Congratulations to Bill Mastandrea!

MastandreaCongratulations to Bill Mastandrea on completing his MA degree from CIAMS!  Bill’s Masters’ Thesis is entitled “Cupellation at Kea: Investigating Potential Applications of the Minoan Conical Cup.” This fall, Bill plans to begin pursuing a Ph.D. in Archaeology. The CIAMS crew wishes him the best of luck in his future endeavors!

 

Congratulations to Cornell’s 2015 Archaeology Graduates!

Image result for cornell commencement capThe CIAMS faculty and staff wish all the best to Cornell students being graduated with Archaeology Majors and Master’s degrees in Spring 2015
The Undergraduate Majors are Morgan Michel-Schottman, Alexander Morgan, Eliizabeth Napper, and Zachary Peterson.
And the Master’s in Archaeology are William Breitweiser, Cynthia Kocik, Nicholas Lashway, and Katherine Seufer.

Congratulations, and good luck to all of you!

CIAMS Awards Over $30,000 in Student Funding for Research and Travel

bresto headerWith the generous support of the Hirsch family, this Spring CIAMS awarded over $15,000 for archaeology-related travel to Cornell undergraduates and graduates, and over $15,000 to graduate students for archaeological research projects.  These funds will help Cornell archaeology students work around the globe, in New York, Belize, Italy, Georgia, Israel, Tunisia, and Cyprus. Congratulations and good luck to all awardees.

CIAMS Students Reaching Out in Local Schools

Etter teachingKudos to CIAMS students Bonnie Etter and Jennifer Carrington for their volunteer work at local middle schools. Both have been working through the organization GRASSHOPR to teach archaeology courses. Bonnie used education boxes borrowed from the Johnson Museum to engage not only students but multiple teachers, the principal, even the dean! The teachers were so excited that they have asked her to do versions of it for their own classes. Kudos!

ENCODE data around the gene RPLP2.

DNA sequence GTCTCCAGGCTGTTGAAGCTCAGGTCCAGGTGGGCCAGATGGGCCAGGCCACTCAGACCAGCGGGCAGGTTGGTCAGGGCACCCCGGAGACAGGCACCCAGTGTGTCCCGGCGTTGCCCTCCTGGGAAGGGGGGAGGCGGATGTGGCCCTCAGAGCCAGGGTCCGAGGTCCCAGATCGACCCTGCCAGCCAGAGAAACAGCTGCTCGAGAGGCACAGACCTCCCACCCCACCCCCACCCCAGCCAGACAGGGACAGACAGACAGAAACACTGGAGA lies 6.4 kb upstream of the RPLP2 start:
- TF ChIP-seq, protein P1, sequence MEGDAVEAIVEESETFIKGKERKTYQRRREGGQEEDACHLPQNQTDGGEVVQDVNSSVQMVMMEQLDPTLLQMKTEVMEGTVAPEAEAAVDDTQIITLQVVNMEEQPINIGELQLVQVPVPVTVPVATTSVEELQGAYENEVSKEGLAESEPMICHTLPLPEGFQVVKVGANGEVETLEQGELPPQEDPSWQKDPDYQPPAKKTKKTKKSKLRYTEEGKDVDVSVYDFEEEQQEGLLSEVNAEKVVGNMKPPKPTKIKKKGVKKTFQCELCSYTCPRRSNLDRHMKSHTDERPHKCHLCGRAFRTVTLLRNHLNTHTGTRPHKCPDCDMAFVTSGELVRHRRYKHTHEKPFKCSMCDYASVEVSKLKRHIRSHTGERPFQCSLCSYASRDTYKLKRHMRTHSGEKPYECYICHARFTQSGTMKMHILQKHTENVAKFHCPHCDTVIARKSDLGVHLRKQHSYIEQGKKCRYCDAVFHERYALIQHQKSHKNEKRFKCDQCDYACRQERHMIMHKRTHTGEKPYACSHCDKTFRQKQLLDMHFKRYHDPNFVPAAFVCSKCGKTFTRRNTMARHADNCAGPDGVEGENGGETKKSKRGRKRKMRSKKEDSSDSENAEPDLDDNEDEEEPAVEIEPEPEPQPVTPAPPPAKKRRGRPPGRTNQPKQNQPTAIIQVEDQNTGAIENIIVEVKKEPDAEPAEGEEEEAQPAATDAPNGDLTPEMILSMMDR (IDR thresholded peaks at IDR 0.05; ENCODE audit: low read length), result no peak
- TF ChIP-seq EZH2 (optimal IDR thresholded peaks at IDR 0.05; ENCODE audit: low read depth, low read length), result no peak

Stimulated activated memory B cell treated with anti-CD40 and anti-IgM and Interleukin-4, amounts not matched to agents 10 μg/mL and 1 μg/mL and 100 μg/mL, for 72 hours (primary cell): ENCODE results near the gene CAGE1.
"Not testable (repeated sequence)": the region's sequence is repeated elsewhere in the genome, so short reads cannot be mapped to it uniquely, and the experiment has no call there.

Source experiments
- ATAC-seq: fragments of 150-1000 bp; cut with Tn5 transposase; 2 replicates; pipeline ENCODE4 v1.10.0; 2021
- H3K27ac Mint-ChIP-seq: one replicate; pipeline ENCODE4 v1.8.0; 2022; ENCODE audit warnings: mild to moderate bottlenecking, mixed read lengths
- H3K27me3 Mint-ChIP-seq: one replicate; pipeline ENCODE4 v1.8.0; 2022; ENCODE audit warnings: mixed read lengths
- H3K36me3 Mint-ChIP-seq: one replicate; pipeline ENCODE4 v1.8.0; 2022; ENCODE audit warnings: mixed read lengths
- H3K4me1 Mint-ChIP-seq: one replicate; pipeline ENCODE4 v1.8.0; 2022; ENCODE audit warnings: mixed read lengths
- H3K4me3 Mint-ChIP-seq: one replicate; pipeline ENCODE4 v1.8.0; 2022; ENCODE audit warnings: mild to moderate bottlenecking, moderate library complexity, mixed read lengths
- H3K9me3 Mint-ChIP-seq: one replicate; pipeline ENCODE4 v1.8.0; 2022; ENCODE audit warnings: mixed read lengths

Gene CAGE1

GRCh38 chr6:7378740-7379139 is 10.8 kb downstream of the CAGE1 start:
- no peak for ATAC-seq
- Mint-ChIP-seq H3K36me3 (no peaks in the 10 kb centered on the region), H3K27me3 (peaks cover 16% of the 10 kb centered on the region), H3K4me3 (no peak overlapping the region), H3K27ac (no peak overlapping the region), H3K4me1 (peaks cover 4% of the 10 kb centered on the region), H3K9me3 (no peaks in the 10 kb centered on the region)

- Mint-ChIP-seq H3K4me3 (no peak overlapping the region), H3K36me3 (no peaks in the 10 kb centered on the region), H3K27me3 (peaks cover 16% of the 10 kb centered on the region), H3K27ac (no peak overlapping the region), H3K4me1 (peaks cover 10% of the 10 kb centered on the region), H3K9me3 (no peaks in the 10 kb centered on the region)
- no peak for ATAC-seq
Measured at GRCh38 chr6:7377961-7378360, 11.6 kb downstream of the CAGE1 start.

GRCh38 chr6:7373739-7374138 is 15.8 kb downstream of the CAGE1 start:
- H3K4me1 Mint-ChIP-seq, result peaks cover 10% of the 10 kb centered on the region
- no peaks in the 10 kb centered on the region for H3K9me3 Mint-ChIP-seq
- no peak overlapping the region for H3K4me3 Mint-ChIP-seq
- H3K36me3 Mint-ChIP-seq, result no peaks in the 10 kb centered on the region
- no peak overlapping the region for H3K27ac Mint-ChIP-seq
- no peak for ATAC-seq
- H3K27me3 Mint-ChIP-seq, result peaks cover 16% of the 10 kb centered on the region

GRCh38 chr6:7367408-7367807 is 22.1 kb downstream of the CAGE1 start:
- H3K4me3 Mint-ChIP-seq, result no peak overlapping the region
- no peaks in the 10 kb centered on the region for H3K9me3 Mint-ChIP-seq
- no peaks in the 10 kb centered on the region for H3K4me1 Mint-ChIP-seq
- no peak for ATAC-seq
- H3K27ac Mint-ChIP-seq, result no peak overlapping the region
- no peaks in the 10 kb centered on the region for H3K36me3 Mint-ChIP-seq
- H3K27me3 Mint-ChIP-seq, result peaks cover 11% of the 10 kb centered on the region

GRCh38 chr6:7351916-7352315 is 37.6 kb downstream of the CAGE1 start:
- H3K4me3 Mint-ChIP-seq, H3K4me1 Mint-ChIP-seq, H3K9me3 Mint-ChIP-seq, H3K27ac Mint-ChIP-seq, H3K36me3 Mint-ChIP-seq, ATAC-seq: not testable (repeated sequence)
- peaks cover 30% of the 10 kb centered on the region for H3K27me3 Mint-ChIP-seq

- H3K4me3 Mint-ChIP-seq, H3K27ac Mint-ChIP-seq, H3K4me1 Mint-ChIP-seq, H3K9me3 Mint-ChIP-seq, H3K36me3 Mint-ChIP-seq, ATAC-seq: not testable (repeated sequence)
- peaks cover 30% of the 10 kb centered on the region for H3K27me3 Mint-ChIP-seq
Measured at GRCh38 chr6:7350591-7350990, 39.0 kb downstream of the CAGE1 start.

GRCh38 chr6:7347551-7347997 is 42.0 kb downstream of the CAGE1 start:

Samantha Sanft and Angela McArdle share 2014 CIAMS MA Thesis Prize

McArdle pxrf obsidian guat

Angela McArdle conducting PXRF analysis on obsidian samples in Guatemala.

 Each year CIAMS faculty award an outstanding MA thesis, and this year there are two. congratulations to Sam and Angela on their excellent work. The titles of their 2014 MA theses follow, and abstracts are below.

Samantha Morgan Sanft, BEADS AND PENDANTS FROM INDIAN FORT ROAD: A SIXTEENTH CENTURY CAYUGA SITE IN TOMPKINS COUNTY, NEW YORK.

Sanft_radiograph_image for ciams

Radiography of shell beads from Indian Fort Road

Angela Brie Bleggi McArdle, WHEN TRASH BECOMES TREASURE: A POSTCLASSIC MAYA OBSIDIAN CORE CACHE FROM NOJPETEN.  Continue reading

CIAMS professors Anderson and Rebillard reconstruct Cornell’s 1908 Anatolian expedition

Explorers at Arslan TaşAs reported in the Cornell Chronicle, “a sesquicentennial project funded by the College of Arts and Sciences and the Department of Classics, led by history of art assistant professor Benjamin Anderson and classics professor Eric Rebillard, has uncovered compelling details about the men’s journey and discoveries; the information can be found on the College of Arts and Sciences sesquicentennial website; a symposium also is planned for the spring.”